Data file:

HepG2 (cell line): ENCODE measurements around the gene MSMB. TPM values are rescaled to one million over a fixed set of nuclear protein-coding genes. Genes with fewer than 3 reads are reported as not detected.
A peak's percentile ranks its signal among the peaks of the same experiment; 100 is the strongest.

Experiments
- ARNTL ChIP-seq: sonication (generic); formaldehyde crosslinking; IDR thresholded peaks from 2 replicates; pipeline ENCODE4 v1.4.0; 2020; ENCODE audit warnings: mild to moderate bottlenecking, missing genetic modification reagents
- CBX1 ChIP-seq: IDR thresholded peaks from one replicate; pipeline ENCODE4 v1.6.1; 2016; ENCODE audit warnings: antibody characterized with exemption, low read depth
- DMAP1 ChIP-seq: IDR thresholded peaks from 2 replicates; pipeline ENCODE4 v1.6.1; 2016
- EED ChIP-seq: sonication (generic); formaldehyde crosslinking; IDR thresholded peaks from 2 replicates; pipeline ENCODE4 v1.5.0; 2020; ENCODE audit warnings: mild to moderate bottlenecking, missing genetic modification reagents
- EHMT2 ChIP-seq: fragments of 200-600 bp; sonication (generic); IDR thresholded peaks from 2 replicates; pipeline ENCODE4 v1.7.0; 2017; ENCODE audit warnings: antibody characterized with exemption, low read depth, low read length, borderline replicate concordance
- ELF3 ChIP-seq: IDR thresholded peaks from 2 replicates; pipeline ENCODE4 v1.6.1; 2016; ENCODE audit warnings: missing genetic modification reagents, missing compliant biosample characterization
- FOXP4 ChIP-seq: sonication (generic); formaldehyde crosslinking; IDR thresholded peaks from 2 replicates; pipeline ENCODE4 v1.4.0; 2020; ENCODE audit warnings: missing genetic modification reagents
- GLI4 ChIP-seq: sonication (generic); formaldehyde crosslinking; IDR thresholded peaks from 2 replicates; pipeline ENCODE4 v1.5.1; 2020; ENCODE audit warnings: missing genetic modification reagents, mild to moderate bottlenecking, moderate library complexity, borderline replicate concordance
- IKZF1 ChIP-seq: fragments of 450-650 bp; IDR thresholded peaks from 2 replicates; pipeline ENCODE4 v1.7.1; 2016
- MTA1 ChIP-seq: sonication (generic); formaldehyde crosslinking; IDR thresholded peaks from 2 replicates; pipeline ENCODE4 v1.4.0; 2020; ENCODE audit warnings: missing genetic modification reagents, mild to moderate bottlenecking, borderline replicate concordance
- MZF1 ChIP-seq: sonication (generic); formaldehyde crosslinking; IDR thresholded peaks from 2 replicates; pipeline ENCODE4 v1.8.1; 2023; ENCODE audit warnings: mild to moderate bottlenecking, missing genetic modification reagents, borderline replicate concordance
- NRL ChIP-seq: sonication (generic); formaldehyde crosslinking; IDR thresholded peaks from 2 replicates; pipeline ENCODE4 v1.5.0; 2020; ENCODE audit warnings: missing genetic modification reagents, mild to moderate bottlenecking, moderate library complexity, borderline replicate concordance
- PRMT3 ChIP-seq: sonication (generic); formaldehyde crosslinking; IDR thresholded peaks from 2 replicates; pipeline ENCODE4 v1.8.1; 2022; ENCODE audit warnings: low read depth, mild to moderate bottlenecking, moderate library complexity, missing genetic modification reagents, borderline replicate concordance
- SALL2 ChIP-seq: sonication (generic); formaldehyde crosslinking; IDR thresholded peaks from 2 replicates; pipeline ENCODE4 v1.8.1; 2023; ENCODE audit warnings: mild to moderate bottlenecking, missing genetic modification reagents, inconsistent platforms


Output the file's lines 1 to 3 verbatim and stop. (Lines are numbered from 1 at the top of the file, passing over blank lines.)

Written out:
HepG2 (cell line): ENCODE measurements around the gene MSMB. TPM values are rescaled to one million over a fixed set of nuclear protein-coding genes. Genes with fewer than 3 reads are reported as not detected.
A peak's percentile ranks its signal among the peaks of the same experiment; 100 is the strongest.

Experiments